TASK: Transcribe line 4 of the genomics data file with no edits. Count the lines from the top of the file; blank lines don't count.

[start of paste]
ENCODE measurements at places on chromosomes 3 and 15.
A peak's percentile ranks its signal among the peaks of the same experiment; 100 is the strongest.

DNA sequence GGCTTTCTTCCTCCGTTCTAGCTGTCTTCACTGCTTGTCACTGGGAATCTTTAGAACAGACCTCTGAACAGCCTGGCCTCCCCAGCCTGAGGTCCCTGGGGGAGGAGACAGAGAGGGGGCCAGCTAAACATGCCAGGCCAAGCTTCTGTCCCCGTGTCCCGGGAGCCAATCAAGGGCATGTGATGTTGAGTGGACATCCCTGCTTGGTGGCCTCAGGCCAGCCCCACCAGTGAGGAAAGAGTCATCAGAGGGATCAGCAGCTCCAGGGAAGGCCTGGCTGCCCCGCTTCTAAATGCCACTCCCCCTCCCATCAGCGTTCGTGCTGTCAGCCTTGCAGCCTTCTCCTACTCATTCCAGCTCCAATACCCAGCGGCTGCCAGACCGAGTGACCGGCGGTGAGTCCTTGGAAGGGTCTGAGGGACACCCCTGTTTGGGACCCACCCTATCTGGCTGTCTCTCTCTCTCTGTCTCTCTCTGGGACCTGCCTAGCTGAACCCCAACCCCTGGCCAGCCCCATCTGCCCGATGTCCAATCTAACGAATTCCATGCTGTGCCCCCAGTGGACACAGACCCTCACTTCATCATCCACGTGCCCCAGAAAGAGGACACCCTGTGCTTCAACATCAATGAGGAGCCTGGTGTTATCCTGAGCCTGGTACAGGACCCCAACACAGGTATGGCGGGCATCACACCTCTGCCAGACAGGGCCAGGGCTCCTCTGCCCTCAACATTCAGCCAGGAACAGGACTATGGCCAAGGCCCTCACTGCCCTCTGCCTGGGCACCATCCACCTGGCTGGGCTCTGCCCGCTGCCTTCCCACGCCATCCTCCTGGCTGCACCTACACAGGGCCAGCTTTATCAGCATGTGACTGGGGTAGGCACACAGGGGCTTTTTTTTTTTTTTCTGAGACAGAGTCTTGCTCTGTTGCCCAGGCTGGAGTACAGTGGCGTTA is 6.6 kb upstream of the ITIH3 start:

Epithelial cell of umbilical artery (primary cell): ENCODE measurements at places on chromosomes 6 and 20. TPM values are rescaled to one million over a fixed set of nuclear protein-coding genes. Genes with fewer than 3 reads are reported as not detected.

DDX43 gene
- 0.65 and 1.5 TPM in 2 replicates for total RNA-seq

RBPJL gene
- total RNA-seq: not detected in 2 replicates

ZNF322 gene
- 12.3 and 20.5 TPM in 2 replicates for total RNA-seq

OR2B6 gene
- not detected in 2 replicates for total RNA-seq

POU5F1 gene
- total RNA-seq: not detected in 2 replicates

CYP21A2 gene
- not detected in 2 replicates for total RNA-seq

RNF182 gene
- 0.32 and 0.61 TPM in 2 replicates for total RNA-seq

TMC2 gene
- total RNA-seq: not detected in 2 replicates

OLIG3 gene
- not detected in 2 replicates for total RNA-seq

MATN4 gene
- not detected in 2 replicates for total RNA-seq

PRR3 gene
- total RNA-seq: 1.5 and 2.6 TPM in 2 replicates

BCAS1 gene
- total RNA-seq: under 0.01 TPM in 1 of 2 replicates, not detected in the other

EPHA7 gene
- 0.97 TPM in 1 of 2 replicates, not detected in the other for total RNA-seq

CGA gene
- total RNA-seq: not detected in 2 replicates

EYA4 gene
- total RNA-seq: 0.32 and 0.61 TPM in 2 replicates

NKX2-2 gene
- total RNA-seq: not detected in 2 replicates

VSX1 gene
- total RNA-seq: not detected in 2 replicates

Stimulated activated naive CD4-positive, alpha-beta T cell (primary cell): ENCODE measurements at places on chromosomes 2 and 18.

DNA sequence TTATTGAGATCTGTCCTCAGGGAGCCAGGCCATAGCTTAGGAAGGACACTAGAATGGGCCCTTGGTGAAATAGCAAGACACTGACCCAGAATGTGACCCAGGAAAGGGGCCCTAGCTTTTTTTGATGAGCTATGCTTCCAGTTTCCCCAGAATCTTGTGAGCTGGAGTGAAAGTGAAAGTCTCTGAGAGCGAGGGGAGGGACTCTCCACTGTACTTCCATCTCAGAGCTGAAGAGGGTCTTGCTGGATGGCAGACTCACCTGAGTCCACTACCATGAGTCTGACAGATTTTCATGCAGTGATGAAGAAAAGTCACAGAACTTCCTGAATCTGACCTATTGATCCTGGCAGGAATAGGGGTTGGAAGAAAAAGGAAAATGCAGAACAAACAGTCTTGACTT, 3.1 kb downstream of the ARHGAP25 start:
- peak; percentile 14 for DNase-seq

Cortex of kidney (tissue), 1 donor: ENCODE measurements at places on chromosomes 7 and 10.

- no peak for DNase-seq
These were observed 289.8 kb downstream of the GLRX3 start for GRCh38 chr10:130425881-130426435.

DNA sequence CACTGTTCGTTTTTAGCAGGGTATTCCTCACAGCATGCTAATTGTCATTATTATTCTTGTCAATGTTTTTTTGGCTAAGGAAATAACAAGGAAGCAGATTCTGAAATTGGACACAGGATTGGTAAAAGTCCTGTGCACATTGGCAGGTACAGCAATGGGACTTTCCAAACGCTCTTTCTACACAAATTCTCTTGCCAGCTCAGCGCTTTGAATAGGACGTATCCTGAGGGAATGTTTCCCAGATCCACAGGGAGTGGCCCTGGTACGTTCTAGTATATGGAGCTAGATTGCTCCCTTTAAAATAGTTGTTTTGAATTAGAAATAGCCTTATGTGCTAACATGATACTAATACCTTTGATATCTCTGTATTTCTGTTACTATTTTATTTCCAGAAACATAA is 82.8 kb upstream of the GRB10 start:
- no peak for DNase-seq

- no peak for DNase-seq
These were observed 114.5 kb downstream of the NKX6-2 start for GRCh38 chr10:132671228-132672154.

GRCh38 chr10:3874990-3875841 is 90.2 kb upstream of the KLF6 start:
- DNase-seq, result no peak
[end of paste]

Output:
Epithelial cell of umbilical artery (primary cell): ENCODE measurements at places on chromosomes 6 and 20. TPM values are rescaled to one million over a fixed set of nuclear protein-coding genes. Genes with fewer than 3 reads are reported as not detected.